As noted earlier, the market or product liquidity risk that arises from the possibility that the entity will not be able to exit derivatives positions at a reasonable cost, can be mitigated by setting limits on concentrations in particular markets, exchanges, products and maturities.
8.8 Management Information Systems
The frequency and composition of board and management reporting should depend upon the nature and significance of derivative activities. Where applicable, board and management reports should consolidate information across functional and geographic divisions. Board and management reporting should be tailored to the intended audience, providing summary information to senior management and the board and more detailed information to line management.
8.9 Independent risk control
There should be a mechanism within each entity for independently monitoring and controlling the various risks in derivatives. The inter-relationship between the different types of risks needs to be taken into account.
Entities which are market-makers in derivatives should maintain a unit which is responsible for monitoring and controlling the risks in derivatives. This unit should report directly to the board (or ALCO) or to senior management who are not directly responsible for trading activities. Where the size of the entity or its involvement in derivatives activities does not justify a separate unit dedicated to derivative activities, the function may be carried out by support personnel in the back office (or in a 'middle office') provided that such personnel have the necessary independence, expertise, resources and support from senior management to do the job effectively.
Whatever form the risk control function takes, it is essential that it is distanced from the control and influence of the trading function.
The minimum risk control functions which should be performed include the following:
a) the monitoring of market risk exposures against limits and the reporting of exceptions to middle office;
b) the marking-to-market of risk exposures and reconciliation of risk positions and profit/loss between the front and back offices;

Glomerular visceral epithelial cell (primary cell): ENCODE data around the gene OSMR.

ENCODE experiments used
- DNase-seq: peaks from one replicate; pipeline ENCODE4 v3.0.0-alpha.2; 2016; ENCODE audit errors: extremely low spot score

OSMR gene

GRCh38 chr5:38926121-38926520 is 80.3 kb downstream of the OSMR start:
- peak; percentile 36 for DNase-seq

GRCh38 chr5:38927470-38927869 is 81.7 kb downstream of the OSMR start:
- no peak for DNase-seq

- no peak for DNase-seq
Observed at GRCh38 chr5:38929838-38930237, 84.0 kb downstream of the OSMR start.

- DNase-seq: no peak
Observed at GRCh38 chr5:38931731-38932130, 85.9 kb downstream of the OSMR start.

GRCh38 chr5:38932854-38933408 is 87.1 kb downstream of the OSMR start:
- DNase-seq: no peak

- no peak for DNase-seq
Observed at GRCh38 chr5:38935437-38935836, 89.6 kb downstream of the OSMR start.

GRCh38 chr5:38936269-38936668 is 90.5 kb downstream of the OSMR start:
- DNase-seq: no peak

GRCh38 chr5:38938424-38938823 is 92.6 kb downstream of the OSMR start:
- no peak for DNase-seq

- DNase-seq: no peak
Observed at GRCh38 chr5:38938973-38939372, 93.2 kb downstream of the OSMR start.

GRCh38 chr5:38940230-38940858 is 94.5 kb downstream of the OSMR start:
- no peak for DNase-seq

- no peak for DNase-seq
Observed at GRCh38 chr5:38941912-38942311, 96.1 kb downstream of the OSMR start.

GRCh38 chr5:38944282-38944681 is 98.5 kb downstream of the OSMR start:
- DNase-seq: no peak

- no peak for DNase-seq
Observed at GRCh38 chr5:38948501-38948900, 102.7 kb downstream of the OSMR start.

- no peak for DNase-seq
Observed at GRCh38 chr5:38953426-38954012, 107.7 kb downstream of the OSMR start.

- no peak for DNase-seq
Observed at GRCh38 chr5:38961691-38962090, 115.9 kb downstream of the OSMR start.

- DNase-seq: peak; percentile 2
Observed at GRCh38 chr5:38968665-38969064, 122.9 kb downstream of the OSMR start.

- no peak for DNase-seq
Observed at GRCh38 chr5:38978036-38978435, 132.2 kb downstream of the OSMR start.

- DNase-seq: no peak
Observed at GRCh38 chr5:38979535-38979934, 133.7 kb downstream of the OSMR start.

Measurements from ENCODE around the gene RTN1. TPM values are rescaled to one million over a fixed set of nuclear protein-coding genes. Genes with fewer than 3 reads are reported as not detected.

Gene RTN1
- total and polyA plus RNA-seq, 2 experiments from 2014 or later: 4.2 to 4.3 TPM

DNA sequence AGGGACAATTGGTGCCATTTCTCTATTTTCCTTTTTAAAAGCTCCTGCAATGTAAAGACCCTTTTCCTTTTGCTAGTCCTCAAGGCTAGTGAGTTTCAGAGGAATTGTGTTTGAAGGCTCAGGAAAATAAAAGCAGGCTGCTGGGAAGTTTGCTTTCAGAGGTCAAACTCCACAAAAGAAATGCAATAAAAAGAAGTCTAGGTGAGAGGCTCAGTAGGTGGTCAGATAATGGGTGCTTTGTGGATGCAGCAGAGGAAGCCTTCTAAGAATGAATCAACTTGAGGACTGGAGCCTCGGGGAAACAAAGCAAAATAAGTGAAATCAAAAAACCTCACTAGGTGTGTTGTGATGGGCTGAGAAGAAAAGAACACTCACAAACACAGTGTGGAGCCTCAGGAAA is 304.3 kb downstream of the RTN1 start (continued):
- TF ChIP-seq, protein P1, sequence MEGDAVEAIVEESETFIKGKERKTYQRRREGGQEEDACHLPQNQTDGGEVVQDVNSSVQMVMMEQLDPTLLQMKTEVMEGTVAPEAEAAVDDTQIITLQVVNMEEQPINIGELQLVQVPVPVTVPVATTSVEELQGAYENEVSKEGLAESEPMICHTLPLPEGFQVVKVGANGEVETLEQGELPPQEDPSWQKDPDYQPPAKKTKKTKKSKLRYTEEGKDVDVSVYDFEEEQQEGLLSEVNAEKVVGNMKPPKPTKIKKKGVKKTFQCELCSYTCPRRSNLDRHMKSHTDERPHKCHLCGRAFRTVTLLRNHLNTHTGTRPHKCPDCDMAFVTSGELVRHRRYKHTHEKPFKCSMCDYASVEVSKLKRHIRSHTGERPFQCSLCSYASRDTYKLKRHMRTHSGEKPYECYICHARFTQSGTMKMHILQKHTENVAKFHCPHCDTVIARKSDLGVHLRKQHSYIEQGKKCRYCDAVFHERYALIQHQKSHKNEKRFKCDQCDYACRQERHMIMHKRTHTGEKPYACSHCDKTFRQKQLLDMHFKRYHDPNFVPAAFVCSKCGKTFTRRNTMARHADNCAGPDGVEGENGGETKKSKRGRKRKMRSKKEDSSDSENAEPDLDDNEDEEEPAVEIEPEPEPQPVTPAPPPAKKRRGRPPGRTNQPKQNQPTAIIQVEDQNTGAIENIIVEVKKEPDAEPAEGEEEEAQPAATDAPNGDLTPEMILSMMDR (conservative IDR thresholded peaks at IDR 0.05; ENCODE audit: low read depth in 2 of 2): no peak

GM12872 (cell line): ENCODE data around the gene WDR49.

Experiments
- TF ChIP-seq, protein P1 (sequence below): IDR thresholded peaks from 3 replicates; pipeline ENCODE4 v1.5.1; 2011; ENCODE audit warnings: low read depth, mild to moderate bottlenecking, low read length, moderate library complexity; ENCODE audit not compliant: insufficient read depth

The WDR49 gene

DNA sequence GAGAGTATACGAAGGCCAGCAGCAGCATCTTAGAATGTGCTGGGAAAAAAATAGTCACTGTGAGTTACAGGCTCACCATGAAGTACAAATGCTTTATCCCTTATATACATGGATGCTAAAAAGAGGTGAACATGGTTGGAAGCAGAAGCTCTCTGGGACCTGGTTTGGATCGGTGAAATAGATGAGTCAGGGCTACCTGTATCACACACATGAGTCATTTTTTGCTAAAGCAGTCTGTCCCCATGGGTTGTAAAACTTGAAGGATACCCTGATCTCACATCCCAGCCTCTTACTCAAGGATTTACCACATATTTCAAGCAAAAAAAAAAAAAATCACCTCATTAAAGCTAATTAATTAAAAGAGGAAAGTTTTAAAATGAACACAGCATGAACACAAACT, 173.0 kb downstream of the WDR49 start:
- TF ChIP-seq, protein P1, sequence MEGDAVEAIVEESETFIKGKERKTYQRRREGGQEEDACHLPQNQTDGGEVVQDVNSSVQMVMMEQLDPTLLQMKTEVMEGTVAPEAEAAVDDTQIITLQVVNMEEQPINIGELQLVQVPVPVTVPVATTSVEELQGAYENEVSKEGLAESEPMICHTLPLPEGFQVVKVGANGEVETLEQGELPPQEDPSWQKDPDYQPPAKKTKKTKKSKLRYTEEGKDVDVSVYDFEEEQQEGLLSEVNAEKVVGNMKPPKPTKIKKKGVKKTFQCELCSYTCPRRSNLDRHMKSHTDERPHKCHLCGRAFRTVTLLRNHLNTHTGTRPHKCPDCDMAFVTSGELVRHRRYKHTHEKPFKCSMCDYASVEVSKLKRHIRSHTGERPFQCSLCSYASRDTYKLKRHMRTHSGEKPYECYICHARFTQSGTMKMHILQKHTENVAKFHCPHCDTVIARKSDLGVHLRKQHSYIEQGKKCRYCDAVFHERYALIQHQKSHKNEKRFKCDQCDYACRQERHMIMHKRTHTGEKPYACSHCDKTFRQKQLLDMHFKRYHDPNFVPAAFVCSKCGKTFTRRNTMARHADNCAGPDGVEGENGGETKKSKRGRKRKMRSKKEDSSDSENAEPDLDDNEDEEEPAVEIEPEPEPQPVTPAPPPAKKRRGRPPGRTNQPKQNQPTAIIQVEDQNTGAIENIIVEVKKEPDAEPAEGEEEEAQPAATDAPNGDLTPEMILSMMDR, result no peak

c) the preparation of management reports, including daily profit/loss results and gross and net risk positions; and
d) the monitoring of credit exposures to individual counterparties against limits and the reporting of exceptions to middle office.
The risk management system and the effectiveness and independence of the risk control unit should themselves be subject to regular review by internal audit.
8.10 Operational controls
Operational risk arises as a result of inadequate internal controls, human error or management failure. This risk in derivatives activities is particularly important, because of the complexity and rapidly evolving nature of some of the products. The nature of the controls in place to manage operational risk must be commensurate with the scale and complexity of the derivatives activity being undertaken. As noted earlier, volume limits may be used to ensure that the number of transactions being undertaken does not outstrip the capacity of the support systems to handle them.
Segregation of duties
Segregation of duties is necessary to prevent unauthorized and fraudulent practices. This has a number of detailed aspects but the fundamental principle is that there should be clear separation, both functionally and physically, between the front office which is responsible for the conduct of trading operations and the back office which is responsible for processing the resultant trades.
A basic and essential safeguard against abuse of trust by an individual is to insist that all staff should take a minimum continuos period of annual leave (say 2 weeks) each year. This makes it more difficult to conceal frauds in the absence of the individual concerned.